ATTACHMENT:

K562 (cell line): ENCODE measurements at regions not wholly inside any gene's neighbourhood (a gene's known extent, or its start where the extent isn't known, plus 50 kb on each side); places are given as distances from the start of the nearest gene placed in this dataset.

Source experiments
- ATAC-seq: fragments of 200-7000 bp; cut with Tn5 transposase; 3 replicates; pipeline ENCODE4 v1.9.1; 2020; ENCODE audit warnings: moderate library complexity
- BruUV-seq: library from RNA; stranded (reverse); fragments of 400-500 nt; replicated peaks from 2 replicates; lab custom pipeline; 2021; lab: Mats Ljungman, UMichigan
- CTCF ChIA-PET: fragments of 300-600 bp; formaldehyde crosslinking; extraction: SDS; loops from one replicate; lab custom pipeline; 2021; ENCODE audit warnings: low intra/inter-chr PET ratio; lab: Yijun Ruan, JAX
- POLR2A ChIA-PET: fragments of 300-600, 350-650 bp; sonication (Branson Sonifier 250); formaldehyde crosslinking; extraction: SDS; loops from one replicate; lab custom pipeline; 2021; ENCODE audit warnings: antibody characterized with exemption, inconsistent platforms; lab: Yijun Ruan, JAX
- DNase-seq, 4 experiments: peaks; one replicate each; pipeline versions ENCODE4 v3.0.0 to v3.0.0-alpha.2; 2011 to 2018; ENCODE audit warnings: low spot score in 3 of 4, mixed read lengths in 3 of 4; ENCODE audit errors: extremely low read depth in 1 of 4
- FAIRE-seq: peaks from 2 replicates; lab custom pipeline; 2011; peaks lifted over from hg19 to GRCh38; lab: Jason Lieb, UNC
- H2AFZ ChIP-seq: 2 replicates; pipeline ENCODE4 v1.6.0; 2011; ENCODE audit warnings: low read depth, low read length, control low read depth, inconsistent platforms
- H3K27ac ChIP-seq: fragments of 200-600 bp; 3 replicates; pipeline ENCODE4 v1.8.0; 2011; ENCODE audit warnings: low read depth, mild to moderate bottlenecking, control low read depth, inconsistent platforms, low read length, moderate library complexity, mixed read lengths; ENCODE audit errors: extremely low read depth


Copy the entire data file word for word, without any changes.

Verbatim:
K562 (cell line): ENCODE measurements at regions not wholly inside any gene's neighbourhood (a gene's known extent, or its start where the extent isn't known, plus 50 kb on each side); places are given as distances from the start of the nearest gene placed in this dataset.

Source experiments
- ATAC-seq: fragments of 200-7000 bp; cut with Tn5 transposase; 3 replicates; pipeline ENCODE4 v1.9.1; 2020; ENCODE audit warnings: moderate library complexity
- BruUV-seq: library from RNA; stranded (reverse); fragments of 400-500 nt; replicated peaks from 2 replicates; lab custom pipeline; 2021; lab: Mats Ljungman, UMichigan
- CTCF ChIA-PET: fragments of 300-600 bp; formaldehyde crosslinking; extraction: SDS; loops from one replicate; lab custom pipeline; 2021; ENCODE audit warnings: low intra/inter-chr PET ratio; lab: Yijun Ruan, JAX
- POLR2A ChIA-PET: fragments of 300-600, 350-650 bp; sonication (Branson Sonifier 250); formaldehyde crosslinking; extraction: SDS; loops from one replicate; lab custom pipeline; 2021; ENCODE audit warnings: antibody characterized with exemption, inconsistent platforms; lab: Yijun Ruan, JAX
- DNase-seq, 4 experiments: peaks; one replicate each; pipeline versions ENCODE4 v3.0.0 to v3.0.0-alpha.2; 2011 to 2018; ENCODE audit warnings: low spot score in 3 of 4, mixed read lengths in 3 of 4; ENCODE audit errors: extremely low read depth in 1 of 4
- FAIRE-seq: peaks from 2 replicates; lab custom pipeline; 2011; peaks lifted over from hg19 to GRCh38; lab: Jason Lieb, UNC
- H2AFZ ChIP-seq: 2 replicates; pipeline ENCODE4 v1.6.0; 2011; ENCODE audit warnings: low read depth, low read length, control low read depth, inconsistent platforms
- H3K27ac ChIP-seq: fragments of 200-600 bp; 3 replicates; pipeline ENCODE4 v1.8.0; 2011; ENCODE audit warnings: low read depth, mild to moderate bottlenecking, control low read depth, inconsistent platforms, low read length, moderate library complexity, mixed read lengths; ENCODE audit errors: extremely low read depth